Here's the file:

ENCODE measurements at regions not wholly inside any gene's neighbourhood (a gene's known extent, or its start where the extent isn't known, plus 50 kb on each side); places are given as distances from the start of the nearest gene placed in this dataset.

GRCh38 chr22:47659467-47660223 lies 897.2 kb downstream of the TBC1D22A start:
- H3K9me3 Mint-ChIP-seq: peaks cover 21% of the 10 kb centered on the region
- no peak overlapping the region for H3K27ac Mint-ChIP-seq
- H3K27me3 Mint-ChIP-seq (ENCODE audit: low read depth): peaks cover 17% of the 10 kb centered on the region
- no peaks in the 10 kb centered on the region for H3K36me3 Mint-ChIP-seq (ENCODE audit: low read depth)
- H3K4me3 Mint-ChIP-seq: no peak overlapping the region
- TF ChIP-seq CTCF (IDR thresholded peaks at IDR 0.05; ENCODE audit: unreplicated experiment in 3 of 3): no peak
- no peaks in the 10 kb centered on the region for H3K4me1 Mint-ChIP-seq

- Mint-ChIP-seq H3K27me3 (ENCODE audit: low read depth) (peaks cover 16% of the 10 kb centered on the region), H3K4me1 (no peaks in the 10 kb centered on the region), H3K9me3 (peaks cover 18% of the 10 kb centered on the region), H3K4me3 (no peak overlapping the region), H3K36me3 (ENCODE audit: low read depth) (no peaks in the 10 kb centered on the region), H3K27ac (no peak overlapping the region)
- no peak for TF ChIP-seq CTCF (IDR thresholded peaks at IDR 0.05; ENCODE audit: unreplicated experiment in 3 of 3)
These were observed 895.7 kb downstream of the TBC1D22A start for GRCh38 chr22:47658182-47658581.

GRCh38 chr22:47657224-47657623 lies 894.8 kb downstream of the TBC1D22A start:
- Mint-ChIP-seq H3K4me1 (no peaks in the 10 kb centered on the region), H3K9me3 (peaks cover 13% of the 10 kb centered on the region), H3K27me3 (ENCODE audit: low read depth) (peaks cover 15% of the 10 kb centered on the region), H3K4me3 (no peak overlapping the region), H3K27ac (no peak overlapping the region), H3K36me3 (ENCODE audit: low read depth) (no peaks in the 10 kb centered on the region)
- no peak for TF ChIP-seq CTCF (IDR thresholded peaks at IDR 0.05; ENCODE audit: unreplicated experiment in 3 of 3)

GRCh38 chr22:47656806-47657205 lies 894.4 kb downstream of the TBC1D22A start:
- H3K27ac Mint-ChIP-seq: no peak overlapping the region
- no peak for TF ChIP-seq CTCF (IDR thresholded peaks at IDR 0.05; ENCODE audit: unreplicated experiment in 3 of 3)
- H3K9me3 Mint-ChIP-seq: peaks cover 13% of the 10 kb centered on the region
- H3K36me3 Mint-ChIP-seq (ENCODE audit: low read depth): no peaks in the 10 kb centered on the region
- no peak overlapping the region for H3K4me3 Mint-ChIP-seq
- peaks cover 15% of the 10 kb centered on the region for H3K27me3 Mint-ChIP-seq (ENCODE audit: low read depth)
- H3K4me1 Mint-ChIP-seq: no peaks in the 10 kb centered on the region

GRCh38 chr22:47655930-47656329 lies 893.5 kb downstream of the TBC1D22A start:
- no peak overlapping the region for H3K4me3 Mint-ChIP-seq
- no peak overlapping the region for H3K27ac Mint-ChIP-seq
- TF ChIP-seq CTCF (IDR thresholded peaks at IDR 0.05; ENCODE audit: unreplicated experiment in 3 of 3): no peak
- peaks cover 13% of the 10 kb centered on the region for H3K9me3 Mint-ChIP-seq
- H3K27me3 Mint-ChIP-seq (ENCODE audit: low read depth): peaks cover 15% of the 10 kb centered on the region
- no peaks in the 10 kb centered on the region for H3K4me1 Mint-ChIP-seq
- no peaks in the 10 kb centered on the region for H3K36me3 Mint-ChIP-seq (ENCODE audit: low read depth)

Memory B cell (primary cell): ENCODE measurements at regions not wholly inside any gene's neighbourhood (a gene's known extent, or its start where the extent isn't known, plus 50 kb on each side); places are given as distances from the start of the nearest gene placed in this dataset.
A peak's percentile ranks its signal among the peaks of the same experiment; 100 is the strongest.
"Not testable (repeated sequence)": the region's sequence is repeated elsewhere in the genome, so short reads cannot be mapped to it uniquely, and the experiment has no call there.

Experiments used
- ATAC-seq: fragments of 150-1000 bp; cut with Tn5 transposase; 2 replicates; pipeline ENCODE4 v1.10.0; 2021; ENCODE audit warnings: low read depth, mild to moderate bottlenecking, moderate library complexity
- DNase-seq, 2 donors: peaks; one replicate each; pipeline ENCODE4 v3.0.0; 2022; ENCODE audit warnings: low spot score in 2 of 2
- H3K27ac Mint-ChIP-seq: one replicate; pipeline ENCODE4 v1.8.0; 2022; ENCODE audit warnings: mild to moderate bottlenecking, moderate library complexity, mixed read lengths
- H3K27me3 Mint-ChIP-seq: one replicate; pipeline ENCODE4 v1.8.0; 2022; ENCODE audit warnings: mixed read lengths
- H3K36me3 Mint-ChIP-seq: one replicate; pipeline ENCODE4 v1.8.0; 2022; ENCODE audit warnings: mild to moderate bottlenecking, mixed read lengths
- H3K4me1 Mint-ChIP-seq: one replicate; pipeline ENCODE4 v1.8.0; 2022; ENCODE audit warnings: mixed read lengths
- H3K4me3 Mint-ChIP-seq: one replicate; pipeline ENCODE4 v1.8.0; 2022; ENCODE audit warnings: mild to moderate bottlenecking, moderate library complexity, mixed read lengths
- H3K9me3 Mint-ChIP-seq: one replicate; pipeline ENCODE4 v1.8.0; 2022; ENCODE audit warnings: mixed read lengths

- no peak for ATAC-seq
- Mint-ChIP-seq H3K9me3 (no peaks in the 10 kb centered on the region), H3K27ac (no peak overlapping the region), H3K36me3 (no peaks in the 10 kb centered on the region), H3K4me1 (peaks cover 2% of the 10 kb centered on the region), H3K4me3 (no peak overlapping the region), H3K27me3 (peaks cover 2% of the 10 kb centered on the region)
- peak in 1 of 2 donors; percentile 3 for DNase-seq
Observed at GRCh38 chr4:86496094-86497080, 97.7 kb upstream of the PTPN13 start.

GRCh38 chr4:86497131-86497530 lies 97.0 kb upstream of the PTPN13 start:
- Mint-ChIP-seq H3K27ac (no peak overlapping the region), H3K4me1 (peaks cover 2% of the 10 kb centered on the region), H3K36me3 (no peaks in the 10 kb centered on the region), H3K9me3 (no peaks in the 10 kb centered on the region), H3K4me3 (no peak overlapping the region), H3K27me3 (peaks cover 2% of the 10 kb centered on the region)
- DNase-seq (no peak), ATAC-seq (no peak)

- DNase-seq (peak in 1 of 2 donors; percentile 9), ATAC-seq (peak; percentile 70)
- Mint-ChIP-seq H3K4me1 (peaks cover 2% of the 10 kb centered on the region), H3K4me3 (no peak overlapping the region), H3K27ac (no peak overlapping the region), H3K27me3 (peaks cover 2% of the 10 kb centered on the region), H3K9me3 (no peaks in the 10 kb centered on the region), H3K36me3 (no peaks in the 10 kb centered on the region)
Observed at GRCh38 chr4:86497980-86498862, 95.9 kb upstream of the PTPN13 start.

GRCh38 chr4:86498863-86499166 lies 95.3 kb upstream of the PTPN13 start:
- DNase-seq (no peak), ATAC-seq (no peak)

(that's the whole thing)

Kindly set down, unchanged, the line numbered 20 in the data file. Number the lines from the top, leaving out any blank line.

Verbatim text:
- H3K36me3 Mint-ChIP-seq (ENCODE audit: low read depth): no peaks in the 10 kb centered on the region